But David Barton does not care what scientists say; he doesn’t even care what the Bible says, really, since the Bible doesn’t talk about mental health problems or breast cancer resulting from abortion. And in fact, God does kill unborn babies, according to the Old Testament: God repeatedly commands that the Israelites kill men, women, and children, even pregnant women – hell, they even have to kill the livestock! That doesn’t sound like a pro-life God to me.

But misinterpretations of Scripture and dishonesty aside, theology does not explain disease – wallowing in ancient superstition is not going to save lives. Scientists may not so far have a cure for AIDS but they don’t have a cure for my son’s Gaucher Disease, or a cure for cancer, either. They also once upon a time did not have cures for many diseases that are now curable. Now, in other words, is not forever. Scientists do know what causes AIDS. As the Mayo Clinic explains:

“AIDS is a chronic, potentially life-threatening condition caused by the human immunodeficiency virus (HIV). By damaging your immune system, HIV interferes with your body’s ability to fight the organisms that cause disease.”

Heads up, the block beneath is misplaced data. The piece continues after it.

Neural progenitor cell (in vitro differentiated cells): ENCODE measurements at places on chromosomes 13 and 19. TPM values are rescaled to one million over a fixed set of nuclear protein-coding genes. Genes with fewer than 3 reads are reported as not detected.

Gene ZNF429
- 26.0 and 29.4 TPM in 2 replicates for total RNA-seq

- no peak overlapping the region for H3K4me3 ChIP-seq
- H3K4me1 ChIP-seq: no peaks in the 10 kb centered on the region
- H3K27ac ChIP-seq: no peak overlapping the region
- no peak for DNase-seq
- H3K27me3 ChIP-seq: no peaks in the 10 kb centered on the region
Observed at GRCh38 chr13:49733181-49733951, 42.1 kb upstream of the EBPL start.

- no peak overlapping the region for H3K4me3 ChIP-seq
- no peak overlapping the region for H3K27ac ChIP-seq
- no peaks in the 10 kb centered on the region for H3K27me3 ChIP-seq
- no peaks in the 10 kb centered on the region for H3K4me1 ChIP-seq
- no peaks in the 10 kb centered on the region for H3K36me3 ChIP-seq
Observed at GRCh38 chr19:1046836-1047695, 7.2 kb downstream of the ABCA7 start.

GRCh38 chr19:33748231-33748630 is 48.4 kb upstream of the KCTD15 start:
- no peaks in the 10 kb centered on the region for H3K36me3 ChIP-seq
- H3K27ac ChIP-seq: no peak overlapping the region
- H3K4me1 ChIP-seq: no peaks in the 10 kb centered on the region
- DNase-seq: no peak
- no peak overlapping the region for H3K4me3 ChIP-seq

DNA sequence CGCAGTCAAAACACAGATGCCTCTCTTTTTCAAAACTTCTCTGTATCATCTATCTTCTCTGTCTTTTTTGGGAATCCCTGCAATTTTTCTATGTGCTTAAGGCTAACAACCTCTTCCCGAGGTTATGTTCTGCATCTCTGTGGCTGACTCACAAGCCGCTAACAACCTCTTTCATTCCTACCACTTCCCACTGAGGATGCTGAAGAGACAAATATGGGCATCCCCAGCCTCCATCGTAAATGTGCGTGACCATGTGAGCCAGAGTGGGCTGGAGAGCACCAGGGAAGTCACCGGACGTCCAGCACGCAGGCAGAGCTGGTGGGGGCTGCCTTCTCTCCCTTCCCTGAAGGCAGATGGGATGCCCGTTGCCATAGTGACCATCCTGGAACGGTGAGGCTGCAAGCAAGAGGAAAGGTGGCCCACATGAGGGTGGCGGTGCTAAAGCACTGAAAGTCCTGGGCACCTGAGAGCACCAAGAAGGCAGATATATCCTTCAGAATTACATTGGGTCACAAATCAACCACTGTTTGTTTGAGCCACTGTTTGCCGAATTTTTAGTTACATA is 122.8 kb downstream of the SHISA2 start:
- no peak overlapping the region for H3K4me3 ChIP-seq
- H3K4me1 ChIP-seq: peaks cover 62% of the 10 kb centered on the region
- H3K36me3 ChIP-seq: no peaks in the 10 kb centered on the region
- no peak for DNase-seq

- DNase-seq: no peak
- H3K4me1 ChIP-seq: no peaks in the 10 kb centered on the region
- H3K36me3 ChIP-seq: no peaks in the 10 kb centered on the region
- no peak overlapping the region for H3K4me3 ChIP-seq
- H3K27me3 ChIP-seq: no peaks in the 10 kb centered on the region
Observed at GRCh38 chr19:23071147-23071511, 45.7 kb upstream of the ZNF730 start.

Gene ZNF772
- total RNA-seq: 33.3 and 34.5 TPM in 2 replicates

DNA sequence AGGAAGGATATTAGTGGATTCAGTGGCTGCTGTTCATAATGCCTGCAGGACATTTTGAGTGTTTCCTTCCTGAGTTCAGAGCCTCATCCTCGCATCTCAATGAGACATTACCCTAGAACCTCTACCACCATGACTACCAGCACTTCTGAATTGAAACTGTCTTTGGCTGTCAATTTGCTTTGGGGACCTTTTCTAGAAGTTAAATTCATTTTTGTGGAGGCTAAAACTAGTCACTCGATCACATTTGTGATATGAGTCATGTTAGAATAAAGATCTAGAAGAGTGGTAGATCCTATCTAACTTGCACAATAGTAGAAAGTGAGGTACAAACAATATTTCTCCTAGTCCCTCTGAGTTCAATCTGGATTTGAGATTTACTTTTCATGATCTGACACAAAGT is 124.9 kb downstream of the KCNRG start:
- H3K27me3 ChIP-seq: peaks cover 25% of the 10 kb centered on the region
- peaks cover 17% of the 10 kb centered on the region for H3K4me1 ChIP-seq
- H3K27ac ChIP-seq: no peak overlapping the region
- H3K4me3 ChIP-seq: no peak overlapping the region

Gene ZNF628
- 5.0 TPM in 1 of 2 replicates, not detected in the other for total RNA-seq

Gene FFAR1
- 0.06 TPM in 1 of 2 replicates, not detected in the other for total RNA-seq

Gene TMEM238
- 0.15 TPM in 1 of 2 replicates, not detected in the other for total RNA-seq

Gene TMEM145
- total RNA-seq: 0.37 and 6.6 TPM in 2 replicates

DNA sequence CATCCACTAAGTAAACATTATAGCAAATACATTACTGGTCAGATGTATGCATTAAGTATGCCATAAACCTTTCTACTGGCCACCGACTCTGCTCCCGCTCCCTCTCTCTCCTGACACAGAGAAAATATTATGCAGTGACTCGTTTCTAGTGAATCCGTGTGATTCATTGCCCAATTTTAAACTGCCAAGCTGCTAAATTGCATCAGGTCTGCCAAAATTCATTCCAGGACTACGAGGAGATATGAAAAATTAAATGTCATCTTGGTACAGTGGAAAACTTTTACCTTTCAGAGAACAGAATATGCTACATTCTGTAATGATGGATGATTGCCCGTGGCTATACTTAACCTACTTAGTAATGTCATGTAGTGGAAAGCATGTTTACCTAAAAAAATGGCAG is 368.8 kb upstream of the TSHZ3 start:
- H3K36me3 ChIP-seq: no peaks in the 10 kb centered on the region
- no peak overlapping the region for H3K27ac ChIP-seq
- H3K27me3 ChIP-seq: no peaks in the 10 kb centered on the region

AIDS, in other words, is not a theological problem. It is a medical problem, just as female contraception is a medical, not a religious issue.

David Barton claims to be a historian but a historian cannot indulge in fantasies of prayer and miracle. As Bart Ehrman explains, “the natural sciences use repeated experimentation to establish predictive probabilities based on past occurrences.” A hundred times out of a hundred a bar of soap will float in water; a bar of iron will sink. This provides “an extremely high level of…presumptive probability” that all future bars of soap and iron will behave in this fashion, whereas a miracle involves “a violation of this known working of nature” – floating bar of iron, for example. A historian cannot disprove a miracle took place but a historian must establish “only what probably happened in the past” and miracles are “at odds with how the natural world typically works.”[1]